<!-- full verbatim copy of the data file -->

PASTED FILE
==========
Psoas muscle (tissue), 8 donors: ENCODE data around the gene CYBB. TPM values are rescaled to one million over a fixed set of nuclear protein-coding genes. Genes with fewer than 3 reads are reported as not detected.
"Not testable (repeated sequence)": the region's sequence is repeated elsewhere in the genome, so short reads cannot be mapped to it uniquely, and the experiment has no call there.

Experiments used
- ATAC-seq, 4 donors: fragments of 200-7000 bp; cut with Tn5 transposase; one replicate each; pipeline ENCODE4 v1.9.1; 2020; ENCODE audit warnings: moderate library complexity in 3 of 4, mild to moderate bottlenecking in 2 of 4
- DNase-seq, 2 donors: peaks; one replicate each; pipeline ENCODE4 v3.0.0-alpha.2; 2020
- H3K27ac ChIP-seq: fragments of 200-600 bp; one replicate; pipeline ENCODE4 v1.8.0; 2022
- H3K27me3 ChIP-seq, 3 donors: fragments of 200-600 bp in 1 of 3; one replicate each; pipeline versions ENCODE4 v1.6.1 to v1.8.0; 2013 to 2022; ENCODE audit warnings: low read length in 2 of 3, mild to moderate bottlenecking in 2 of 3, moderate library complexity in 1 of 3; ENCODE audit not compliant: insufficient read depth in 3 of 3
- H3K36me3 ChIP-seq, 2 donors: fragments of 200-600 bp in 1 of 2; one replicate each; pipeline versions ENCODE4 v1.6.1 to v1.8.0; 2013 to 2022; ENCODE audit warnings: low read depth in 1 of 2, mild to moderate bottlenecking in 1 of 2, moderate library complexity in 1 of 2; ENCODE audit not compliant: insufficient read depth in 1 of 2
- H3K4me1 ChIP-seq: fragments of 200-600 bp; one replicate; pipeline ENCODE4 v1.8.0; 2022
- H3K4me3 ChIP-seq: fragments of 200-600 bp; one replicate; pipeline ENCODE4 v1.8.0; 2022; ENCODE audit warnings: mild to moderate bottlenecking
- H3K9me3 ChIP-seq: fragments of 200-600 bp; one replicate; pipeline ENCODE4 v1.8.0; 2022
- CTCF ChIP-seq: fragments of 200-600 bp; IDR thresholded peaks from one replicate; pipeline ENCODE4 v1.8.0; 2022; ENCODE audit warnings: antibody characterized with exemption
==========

Psoas muscle (tissue), 8 donors: ENCODE data around the gene CYBB. TPM values are rescaled to one million over a fixed set of nuclear protein-coding genes. Genes with fewer than 3 reads are reported as not detected.
"Not testable (repeated sequence)": the region's sequence is repeated elsewhere in the genome, so short reads cannot be mapped to it uniquely, and the experiment has no call there.

Experiments used
- ATAC-seq, 4 donors: fragments of 200-7000 bp; cut with Tn5 transposase; one replicate each; pipeline ENCODE4 v1.9.1; 2020; ENCODE audit warnings: moderate library complexity in 3 of 4, mild to moderate bottlenecking in 2 of 4
- DNase-seq, 2 donors: peaks; one replicate each; pipeline ENCODE4 v3.0.0-alpha.2; 2020
- H3K27ac ChIP-seq: fragments of 200-600 bp; one replicate; pipeline ENCODE4 v1.8.0; 2022
- H3K27me3 ChIP-seq, 3 donors: fragments of 200-600 bp in 1 of 3; one replicate each; pipeline versions ENCODE4 v1.6.1 to v1.8.0; 2013 to 2022; ENCODE audit warnings: low read length in 2 of 3, mild to moderate bottlenecking in 2 of 3, moderate library complexity in 1 of 3; ENCODE audit not compliant: insufficient read depth in 3 of 3
- H3K36me3 ChIP-seq, 2 donors: fragments of 200-600 bp in 1 of 2; one replicate each; pipeline versions ENCODE4 v1.6.1 to v1.8.0; 2013 to 2022; ENCODE audit warnings: low read depth in 1 of 2, mild to moderate bottlenecking in 1 of 2, moderate library complexity in 1 of 2; ENCODE audit not compliant: insufficient read depth in 1 of 2
- H3K4me1 ChIP-seq: fragments of 200-600 bp; one replicate; pipeline ENCODE4 v1.8.0; 2022
- H3K4me3 ChIP-seq: fragments of 200-600 bp; one replicate; pipeline ENCODE4 v1.8.0; 2022; ENCODE audit warnings: mild to moderate bottlenecking
- H3K9me3 ChIP-seq: fragments of 200-600 bp; one replicate; pipeline ENCODE4 v1.8.0; 2022
- CTCF ChIP-seq: fragments of 200-600 bp; IDR thresholded peaks from one replicate; pipeline ENCODE4 v1.8.0; 2022; ENCODE audit warnings: antibody characterized with exemption